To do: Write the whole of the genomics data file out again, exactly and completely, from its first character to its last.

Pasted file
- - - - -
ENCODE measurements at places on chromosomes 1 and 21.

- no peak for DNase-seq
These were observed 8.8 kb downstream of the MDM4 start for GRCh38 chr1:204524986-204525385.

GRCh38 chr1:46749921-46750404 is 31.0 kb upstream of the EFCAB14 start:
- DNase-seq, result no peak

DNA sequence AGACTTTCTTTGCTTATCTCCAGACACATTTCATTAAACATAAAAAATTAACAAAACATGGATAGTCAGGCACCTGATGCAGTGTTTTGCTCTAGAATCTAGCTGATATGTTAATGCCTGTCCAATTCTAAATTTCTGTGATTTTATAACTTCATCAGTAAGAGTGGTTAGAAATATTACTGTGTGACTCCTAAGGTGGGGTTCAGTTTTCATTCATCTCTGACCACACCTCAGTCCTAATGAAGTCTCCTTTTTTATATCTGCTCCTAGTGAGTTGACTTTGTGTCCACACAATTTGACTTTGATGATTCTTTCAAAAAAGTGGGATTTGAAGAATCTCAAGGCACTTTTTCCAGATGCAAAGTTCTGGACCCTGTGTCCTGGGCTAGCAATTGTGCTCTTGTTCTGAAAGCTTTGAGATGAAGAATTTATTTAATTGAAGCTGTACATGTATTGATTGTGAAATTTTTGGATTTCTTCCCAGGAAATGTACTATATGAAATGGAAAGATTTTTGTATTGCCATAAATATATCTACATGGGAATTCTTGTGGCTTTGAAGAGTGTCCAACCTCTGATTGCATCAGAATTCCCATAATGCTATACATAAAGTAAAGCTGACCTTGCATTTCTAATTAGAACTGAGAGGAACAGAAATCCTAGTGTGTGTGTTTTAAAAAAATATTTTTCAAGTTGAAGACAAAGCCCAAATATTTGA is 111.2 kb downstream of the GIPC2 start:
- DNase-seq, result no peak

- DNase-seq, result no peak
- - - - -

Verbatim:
ENCODE measurements at places on chromosomes 1 and 21.

- no peak for DNase-seq
These were observed 8.8 kb downstream of the MDM4 start for GRCh38 chr1:204524986-204525385.

GRCh38 chr1:46749921-46750404 is 31.0 kb upstream of the EFCAB14 start:
- DNase-seq, result no peak

DNA sequence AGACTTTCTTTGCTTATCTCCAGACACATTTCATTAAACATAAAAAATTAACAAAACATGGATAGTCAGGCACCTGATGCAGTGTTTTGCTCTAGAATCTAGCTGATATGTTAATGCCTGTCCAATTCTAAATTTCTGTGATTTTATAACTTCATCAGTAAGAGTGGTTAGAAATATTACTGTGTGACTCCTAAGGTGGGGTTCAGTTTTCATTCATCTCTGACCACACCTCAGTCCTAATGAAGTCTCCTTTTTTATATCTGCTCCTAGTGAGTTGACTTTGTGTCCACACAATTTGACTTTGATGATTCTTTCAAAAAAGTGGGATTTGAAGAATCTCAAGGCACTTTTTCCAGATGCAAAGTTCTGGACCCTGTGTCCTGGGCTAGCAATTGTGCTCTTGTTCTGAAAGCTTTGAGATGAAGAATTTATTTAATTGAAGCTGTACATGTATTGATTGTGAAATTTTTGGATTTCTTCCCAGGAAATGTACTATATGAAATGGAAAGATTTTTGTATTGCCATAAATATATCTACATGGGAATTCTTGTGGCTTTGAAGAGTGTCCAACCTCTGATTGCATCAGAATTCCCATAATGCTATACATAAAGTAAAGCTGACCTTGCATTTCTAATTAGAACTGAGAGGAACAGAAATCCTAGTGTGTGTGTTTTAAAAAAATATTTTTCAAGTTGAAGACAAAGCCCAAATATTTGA is 111.2 kb downstream of the GIPC2 start:
- DNase-seq, result no peak

- DNase-seq, result no peak